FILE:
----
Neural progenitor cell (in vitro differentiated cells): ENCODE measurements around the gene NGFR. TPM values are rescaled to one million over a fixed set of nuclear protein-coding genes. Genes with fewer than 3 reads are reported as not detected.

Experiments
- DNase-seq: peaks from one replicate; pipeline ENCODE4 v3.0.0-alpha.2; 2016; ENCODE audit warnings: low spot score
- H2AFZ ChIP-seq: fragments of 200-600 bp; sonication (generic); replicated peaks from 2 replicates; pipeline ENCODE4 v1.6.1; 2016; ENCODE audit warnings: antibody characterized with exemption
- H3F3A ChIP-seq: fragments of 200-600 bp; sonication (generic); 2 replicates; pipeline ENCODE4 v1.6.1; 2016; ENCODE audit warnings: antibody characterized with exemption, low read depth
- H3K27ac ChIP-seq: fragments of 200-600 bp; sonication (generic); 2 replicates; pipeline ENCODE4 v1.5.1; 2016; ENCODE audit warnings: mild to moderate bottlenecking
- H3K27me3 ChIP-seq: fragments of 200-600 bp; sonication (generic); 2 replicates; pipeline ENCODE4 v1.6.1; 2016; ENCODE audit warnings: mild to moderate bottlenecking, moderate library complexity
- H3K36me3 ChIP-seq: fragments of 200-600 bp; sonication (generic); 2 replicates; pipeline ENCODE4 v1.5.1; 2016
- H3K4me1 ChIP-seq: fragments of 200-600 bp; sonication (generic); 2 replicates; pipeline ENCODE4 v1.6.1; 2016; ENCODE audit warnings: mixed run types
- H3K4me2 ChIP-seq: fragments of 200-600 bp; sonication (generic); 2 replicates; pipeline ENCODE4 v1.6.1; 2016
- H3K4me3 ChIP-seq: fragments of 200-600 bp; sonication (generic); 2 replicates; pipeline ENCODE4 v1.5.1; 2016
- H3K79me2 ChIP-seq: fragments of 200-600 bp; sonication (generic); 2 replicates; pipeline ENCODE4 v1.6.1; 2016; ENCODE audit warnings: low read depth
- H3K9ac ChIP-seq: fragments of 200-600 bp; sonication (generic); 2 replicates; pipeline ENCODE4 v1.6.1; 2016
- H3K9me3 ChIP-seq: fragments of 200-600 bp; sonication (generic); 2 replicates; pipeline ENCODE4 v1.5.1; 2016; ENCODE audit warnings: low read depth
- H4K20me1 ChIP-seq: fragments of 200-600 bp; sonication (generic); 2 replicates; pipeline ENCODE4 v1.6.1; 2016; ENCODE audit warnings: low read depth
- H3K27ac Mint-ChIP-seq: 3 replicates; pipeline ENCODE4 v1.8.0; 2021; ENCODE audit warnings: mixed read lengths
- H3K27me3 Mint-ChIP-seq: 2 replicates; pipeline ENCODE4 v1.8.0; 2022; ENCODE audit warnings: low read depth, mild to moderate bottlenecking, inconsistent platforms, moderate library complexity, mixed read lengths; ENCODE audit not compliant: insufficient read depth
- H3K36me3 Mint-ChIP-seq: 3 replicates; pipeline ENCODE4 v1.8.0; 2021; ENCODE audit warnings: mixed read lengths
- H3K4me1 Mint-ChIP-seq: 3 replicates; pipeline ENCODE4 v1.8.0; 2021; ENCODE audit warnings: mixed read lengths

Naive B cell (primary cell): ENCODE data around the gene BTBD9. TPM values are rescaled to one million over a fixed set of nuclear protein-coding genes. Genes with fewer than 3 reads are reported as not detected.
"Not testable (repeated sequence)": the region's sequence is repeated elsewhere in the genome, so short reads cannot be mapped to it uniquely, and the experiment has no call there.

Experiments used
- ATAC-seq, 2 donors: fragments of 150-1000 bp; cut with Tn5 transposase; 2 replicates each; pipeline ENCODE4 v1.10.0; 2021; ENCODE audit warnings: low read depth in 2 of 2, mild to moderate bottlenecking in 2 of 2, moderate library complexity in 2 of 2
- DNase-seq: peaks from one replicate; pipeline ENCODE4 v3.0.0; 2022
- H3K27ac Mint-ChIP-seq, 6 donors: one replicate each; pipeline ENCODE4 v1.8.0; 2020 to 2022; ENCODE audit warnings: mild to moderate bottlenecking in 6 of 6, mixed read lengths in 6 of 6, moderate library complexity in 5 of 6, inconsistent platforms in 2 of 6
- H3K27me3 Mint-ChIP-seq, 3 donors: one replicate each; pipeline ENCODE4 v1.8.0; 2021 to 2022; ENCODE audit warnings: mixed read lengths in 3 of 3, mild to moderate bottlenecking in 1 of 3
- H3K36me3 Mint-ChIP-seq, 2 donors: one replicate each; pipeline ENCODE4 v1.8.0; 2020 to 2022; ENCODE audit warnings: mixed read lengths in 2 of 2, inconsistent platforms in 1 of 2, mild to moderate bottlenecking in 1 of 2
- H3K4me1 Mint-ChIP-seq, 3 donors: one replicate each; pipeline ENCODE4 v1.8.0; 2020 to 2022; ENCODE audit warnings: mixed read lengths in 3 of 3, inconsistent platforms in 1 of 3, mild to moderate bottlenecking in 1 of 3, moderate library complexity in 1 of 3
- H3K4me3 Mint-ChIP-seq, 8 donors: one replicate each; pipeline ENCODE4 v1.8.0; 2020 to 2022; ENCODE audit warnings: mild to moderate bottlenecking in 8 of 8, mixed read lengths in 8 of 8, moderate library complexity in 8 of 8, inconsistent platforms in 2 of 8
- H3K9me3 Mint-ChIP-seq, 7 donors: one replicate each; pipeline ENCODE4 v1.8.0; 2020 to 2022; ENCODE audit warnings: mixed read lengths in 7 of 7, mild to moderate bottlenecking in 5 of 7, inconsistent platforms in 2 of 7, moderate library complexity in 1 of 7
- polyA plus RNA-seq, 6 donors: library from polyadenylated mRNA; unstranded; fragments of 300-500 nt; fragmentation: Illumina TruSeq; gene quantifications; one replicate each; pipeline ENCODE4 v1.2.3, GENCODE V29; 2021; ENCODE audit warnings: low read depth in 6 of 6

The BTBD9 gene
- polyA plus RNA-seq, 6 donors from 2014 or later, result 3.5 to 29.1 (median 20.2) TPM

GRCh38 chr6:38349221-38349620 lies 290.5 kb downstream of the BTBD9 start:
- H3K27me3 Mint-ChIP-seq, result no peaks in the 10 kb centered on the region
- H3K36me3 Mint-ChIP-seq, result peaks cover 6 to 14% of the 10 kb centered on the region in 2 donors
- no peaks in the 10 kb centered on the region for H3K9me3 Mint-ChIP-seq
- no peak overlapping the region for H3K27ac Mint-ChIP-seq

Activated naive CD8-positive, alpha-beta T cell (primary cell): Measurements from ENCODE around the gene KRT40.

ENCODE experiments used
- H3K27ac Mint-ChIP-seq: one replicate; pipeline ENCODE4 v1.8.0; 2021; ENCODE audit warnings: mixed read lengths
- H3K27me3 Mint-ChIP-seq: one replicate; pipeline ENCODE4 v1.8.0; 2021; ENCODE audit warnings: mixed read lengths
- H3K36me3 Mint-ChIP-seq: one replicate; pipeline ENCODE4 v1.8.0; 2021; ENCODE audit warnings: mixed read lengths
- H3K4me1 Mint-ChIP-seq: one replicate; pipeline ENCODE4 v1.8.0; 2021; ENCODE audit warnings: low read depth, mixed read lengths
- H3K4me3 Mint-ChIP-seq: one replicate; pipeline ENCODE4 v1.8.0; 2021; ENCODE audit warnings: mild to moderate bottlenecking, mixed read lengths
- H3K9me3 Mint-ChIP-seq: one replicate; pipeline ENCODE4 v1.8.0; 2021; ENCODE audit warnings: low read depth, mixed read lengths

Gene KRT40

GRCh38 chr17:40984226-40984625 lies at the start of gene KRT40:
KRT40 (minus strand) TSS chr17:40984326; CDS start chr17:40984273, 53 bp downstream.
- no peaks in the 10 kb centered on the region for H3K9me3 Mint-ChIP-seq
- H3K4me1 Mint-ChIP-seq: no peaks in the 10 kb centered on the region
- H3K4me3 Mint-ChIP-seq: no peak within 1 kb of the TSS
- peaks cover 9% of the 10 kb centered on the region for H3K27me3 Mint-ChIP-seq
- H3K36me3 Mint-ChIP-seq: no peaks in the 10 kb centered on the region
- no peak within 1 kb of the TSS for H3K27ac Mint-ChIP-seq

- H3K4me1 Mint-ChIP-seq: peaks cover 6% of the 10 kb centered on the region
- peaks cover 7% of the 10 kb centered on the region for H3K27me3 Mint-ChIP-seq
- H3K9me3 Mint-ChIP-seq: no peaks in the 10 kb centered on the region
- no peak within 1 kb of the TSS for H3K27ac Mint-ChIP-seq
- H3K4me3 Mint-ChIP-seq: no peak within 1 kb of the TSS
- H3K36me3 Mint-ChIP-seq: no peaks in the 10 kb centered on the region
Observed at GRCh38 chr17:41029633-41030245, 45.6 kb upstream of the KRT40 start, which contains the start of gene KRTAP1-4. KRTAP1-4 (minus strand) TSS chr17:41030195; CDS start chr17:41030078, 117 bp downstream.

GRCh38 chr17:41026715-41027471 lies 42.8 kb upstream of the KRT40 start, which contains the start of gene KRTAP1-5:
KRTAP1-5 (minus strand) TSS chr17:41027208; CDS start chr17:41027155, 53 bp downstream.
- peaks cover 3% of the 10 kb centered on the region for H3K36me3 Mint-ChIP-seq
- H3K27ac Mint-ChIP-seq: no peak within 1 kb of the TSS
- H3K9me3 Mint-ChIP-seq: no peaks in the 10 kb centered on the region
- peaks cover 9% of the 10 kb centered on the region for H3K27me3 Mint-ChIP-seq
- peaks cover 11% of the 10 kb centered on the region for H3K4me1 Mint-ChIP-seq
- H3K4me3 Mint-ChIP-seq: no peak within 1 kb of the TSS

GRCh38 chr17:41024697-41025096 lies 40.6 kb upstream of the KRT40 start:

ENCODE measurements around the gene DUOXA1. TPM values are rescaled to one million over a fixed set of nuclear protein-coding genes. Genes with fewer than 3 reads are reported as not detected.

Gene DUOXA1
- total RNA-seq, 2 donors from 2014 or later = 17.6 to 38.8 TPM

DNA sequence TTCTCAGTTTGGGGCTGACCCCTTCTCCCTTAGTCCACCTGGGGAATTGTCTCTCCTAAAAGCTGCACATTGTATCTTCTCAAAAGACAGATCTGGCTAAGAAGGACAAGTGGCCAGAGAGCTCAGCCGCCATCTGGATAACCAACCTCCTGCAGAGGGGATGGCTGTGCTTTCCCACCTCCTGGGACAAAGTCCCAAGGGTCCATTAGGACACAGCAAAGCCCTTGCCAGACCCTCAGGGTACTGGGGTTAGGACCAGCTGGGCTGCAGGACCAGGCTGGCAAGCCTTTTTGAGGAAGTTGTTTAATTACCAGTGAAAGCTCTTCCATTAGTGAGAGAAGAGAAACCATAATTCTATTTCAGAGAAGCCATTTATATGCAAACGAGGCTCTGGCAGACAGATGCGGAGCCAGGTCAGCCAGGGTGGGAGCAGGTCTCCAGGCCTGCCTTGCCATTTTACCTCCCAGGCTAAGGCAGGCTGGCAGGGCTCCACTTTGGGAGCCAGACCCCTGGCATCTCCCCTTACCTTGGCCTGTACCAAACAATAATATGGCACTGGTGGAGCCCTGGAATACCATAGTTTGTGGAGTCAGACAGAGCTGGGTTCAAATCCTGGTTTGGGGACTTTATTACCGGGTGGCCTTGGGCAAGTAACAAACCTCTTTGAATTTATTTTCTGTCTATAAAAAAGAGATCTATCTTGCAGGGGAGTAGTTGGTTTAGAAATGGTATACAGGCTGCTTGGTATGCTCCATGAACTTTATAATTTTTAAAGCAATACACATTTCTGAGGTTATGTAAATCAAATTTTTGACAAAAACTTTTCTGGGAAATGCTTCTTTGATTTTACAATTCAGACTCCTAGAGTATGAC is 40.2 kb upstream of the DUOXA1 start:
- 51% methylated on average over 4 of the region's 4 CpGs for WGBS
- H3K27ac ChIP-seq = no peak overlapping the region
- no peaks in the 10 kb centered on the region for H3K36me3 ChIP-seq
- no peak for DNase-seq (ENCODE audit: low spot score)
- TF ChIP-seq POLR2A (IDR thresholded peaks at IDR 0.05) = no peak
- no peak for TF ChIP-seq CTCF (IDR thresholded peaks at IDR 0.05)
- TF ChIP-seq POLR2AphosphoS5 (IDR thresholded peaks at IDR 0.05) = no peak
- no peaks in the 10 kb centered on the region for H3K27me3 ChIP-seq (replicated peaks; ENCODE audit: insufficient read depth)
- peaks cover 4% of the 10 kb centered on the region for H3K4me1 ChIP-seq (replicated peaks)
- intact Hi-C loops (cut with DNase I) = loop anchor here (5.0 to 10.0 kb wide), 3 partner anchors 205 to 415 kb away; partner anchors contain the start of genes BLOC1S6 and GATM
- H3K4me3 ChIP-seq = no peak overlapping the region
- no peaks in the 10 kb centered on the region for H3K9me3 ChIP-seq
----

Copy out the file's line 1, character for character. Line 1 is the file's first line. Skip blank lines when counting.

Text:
Neural progenitor cell (in vitro differentiated cells): ENCODE measurements around the gene NGFR. TPM values are rescaled to one million over a fixed set of nuclear protein-coding genes. Genes with fewer than 3 reads are reported as not detected.